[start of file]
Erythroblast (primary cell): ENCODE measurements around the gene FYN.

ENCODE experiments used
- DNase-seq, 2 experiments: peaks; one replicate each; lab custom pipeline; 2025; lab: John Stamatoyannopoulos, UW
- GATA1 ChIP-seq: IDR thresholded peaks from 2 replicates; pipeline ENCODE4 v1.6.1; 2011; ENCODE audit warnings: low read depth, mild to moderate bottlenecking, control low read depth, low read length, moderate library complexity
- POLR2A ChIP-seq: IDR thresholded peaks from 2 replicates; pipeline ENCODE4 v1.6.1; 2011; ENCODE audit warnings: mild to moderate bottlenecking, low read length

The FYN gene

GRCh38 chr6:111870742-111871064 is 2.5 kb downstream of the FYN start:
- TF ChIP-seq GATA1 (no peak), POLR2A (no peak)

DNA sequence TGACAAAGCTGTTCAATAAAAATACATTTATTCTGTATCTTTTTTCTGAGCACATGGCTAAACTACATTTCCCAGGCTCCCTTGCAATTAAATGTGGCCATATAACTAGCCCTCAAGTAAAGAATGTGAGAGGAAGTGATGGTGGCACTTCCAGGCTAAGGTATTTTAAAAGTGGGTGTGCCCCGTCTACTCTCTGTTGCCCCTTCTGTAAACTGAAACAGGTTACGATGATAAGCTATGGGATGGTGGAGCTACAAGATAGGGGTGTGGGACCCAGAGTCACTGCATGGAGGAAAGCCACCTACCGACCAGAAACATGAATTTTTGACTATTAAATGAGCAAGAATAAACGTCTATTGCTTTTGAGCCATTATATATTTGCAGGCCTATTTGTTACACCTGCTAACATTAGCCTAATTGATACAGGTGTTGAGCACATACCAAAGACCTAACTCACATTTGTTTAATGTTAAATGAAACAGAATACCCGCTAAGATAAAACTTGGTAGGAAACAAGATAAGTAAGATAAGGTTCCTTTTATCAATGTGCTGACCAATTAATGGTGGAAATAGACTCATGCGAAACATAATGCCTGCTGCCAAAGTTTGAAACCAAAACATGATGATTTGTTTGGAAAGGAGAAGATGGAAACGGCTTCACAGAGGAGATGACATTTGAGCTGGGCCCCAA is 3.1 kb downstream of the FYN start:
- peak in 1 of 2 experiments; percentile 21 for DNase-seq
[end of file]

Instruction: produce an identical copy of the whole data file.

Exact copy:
Erythroblast (primary cell): ENCODE measurements around the gene FYN.

ENCODE experiments used
- DNase-seq, 2 experiments: peaks; one replicate each; lab custom pipeline; 2025; lab: John Stamatoyannopoulos, UW
- GATA1 ChIP-seq: IDR thresholded peaks from 2 replicates; pipeline ENCODE4 v1.6.1; 2011; ENCODE audit warnings: low read depth, mild to moderate bottlenecking, control low read depth, low read length, moderate library complexity
- POLR2A ChIP-seq: IDR thresholded peaks from 2 replicates; pipeline ENCODE4 v1.6.1; 2011; ENCODE audit warnings: mild to moderate bottlenecking, low read length

The FYN gene

GRCh38 chr6:111870742-111871064 is 2.5 kb downstream of the FYN start:
- TF ChIP-seq GATA1 (no peak), POLR2A (no peak)

DNA sequence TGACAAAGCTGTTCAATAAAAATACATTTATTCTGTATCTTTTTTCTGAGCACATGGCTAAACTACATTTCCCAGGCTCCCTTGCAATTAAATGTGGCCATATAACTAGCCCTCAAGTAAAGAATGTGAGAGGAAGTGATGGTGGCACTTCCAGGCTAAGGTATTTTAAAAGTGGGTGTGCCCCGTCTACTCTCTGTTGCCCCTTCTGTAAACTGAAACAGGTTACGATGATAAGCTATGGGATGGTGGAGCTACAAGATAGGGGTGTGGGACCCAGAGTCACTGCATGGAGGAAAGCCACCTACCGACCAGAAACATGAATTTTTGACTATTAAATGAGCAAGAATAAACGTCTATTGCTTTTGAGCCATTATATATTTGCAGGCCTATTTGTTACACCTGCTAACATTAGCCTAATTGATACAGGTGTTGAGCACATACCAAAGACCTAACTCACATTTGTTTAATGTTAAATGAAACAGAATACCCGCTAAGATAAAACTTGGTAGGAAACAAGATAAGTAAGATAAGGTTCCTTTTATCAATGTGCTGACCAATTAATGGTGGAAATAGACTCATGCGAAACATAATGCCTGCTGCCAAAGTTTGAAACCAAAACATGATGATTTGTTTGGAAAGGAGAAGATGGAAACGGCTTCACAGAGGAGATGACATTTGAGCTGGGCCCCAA is 3.1 kb downstream of the FYN start:
- peak in 1 of 2 experiments; percentile 21 for DNase-seq